Finding Lent in a Crowd
Sermon by Rev. Gary W. Charles, February 7th, 2021
Somehow, I would never think to use the words “repent” and “good news” in the same sentence. “Repent” feels like a weighty, old word like “Thou” and “Shalt” and “Doeth,” a word that needs to be dusted off before we use it. The smell of “repent” is something like milk that you think should still be good until you take a whiff. For me, the traditional visual image of “repent” is from the movie, “The Apostle” in which Robert Duvall plays a preacher in a jam-packed revival tent who is waving his Bible and preaching a message of “repent or else!”
On the other hand, “good news” is fresh and lively, something that you and I never tire of hearing, especially during this seemingly endless pandemic. “Good news” does not live anywhere close to the same zip code as “repent.” “Good news” is an unexpected acceptance letter from the admissions office or the report saying that the Covid text is negative and you can finally breathe again. “Good news” is when you ask one of life’s most important questions, “Will you marry me?” and you get the response that you had prayed for. “Good news” is that smell from my childhood of walking into my grandmother’s house and smelling homemade yeast rolls baking. “Good news” makes all your senses smile and makes you want to run outside and dance or post that “good news” to every social media site you can find.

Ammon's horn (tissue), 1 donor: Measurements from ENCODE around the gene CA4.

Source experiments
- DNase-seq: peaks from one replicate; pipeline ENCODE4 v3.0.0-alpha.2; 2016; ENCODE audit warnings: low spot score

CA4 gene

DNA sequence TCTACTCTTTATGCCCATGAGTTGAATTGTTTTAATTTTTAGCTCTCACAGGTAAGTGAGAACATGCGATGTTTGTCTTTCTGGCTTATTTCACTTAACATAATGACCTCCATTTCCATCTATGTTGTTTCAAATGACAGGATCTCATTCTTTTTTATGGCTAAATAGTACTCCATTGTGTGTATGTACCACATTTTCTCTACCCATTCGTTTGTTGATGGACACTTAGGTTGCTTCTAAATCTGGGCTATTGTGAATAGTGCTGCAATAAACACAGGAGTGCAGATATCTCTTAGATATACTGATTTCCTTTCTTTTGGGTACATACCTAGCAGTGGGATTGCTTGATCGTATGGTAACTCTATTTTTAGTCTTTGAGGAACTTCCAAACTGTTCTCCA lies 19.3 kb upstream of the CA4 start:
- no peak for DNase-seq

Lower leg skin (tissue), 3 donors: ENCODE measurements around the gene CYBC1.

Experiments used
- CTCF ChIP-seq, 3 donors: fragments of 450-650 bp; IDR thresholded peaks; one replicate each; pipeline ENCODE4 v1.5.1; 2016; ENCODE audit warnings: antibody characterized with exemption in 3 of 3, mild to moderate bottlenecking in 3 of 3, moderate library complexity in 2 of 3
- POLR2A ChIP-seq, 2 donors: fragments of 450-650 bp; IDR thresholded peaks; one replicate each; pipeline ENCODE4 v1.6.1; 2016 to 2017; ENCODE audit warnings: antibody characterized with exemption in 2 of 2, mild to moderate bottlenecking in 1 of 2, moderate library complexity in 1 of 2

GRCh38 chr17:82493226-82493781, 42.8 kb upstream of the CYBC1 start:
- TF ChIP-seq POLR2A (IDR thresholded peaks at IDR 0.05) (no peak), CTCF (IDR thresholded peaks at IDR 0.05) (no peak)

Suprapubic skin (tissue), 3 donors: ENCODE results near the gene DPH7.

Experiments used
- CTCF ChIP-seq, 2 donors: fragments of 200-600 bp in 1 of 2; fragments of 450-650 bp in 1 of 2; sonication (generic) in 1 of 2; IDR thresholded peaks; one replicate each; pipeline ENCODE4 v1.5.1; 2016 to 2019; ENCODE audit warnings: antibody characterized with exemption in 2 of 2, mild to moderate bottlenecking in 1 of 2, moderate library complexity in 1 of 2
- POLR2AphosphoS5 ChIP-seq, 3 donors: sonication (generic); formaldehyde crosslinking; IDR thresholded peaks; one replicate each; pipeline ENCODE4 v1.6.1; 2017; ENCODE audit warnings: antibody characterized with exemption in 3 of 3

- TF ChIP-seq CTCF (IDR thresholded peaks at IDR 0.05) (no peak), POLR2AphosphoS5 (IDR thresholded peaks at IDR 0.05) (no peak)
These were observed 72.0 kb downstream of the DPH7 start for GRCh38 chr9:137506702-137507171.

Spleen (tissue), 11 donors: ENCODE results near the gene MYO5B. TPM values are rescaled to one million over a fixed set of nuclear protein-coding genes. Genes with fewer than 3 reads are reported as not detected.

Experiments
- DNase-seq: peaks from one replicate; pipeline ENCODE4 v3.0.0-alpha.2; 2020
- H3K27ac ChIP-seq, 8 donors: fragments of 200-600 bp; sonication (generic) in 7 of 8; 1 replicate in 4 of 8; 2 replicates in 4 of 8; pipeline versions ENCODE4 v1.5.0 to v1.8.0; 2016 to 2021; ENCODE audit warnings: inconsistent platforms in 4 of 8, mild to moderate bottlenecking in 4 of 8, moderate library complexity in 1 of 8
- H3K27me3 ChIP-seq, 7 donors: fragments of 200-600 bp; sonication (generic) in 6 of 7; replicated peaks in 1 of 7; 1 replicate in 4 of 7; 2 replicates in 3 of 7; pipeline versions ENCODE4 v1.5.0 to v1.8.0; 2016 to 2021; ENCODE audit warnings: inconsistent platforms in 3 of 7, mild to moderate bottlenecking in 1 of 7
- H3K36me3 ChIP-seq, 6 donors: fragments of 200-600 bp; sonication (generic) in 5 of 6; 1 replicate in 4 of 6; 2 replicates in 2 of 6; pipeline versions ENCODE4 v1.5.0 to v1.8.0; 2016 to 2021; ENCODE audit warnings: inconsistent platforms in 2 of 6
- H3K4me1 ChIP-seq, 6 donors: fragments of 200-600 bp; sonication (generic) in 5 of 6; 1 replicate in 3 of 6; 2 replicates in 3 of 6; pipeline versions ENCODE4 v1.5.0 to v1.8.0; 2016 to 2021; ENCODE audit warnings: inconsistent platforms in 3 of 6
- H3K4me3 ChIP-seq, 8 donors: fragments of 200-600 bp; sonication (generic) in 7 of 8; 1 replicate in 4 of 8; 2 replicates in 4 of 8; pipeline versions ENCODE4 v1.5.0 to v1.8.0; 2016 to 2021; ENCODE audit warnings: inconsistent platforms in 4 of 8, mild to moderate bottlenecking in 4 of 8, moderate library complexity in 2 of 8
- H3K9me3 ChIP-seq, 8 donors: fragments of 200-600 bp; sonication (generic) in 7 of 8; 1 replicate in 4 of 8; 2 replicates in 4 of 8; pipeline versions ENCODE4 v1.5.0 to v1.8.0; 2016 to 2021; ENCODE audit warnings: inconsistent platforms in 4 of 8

The word that Jesus uses to build a bridge between the moldy, dusty old word “repent” and the delightful charming words, “good news” is “believe.” It is not generic believing any more than it is generic good news. For Mark, God has entered this human comedy and tragedy in the person of Jesus. With God on the loose in Jesus, repent has a new ring to it and it is a plural ring. Jesus invites not one of us but all of us to “repent” and to keep on repenting.
Why? Because with God on the loose in Jesus, all the barriers that resist God’s future are going to fall, including the most formidable barrier of sin. In the next chapter of Mark, Jesus will not only instruct a paralytic to pick up his bed and walk, but will tell him, “Your sins are forgiven.” In those four words, Jesus announces what every one of us needs to know: Sin is real. Sin is not just church talk. And, sin is not simply an individual affair, it is a community affair, a national affair, a global affair. Sin diminishes us individually and communally; it makes us less than what God imagines for us.